How to Read a Gold Price Chart

If you have never read a gold price chart it can look quite complicated. Here is a great webinar that demystifies reading the charts.

Gold is the basis of the monetary standard for the International Monetary Fund and the Bank for International Settlements. Central banks around the world play an important role in the price of gold, which reflects the relative strength of the currency in which it is quoted. Most importantly, consumer sentiment and speculation heavily influence the price of gold. A gold price chart reflects much of this and shows up to the minute prices and trends.

Using Charts to Track Gold Prices

Gold price graphs and charts are used to look for patterns, which assist in predicting or speculating the future price of gold. These predictions make it possible to profit from those price moves. Study of the charts is critical in the technical analysis of gold price trends. This includes analysis of chart patterns, moving averages, market trends and the economic cycle. Gold traders and gold investors around the world use charts to look for uptrends and downtrends. When a downtrend is broken, it is a good time to buy. When an uptrend is broken, it is a good time to sell.

There are a number of gold price charts available. Many can be customized to reflect specific time periods as well as comparisons with other commodities. The chart shows the price of gold in the desired currency, of a certain weight of gold, over a certain amount of time. The value of the currency used to purchase the gold is very important. The price may be shown as a current spot price, which is often updated each minute or as the London gold fixing price, which is set twice each day. The chart tracks the price over a day, weeks, months or years. Supply, demand and speculation drive the gold price. Demand has a strong effect on the price of gold. In addition, short selling and trading in futures markets greatly affects the price of gold. Charts are used to look for trends as can be viewed in the video above. They are also used to track the price of gold as compared to the price of stocks, other precious metals or oil.

Spot Price and London Gold Fixing

A spot gold price chart shows the most recent price based on the average bid price offered by professional traders worldwide. Two important spot charts are the New York Spot Gold and the 24 Hour Spot Gold. The spot chart tracks the changing intraday spot price from over the counter gold markets worldwide. The London gold fixing price chart determines the price at which the market is balanced, by matching the buy and sell of the five member bullion trading firms or fixing brokers. This is done twice a day for the London AM and the London PM prices and is the most common benchmark for the price of gold. One can use multiple charts tailored to the needs of the individual and the different types of gold investments such as bullion, coins, certificates, exchange traded funds, gold mining stock and derivatives.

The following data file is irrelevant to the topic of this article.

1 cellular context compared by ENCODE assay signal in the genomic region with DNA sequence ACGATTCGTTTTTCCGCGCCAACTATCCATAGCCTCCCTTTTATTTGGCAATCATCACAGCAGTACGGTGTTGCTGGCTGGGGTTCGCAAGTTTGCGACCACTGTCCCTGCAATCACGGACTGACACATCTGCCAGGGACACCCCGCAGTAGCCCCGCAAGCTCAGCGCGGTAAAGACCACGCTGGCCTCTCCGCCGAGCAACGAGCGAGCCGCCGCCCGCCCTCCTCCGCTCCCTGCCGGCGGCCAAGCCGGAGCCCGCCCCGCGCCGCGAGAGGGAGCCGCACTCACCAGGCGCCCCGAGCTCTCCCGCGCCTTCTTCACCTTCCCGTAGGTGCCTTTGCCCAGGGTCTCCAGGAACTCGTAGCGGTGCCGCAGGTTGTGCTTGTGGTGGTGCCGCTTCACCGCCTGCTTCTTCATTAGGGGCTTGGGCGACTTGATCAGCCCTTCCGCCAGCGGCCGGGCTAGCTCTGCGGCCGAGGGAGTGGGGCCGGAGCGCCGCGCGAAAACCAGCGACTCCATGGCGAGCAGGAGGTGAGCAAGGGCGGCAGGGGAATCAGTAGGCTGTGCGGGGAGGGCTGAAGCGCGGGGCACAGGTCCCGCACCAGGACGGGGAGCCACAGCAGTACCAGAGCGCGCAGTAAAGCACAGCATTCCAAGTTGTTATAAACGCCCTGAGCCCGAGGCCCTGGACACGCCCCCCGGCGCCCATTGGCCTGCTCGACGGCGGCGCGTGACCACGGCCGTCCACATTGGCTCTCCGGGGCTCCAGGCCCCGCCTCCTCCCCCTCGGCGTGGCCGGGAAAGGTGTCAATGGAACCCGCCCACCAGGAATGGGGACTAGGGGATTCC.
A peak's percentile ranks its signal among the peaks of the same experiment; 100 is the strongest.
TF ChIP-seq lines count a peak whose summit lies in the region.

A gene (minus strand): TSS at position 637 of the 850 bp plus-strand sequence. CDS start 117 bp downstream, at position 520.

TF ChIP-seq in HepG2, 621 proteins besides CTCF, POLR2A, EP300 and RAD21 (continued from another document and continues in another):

The Importance of Tracking the Gold Price

Tracking the gold price through gold price graphs and charts is important for a number of reasons. Supplies of gold are limited, central banks cannot create it and demand fluctuates rapidly. Interest rates are closely tied to gold, and the price of gold often correlates closely to crude oil prices. The gold price reflects the inherent price of the gold along with the relative strength of the currency in which it is quoted. Gold is often in demand because of consumer sentiments and because it is perceived as a hedge against inflation, economic turmoil, deflation, political crisis and currency devaluation.

A gold price chart must be used to track the price of gold and to analyze trends. The macroeconomic landscape must be taken into account to analyze economic indicators around the world, including inflation, interest rates, growth in gross domestic products, energy prices, stock prices and productivity. One must take into account global supply of gold, change in demand and the volatility of gold prices. Graphs and charts will help you do that.

Author: David Kennedy Google+